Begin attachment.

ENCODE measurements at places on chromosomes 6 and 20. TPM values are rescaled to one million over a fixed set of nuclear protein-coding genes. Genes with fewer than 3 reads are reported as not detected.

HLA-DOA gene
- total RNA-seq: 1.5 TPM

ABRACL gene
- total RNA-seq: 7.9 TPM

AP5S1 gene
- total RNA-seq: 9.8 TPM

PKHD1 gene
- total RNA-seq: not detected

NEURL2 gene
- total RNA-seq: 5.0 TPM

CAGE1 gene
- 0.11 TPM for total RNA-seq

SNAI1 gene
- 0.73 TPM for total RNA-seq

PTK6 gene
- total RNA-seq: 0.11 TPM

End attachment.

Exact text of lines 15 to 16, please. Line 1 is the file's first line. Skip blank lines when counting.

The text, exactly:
- 0.73 TPM for total RNA-seq

PTK6 gene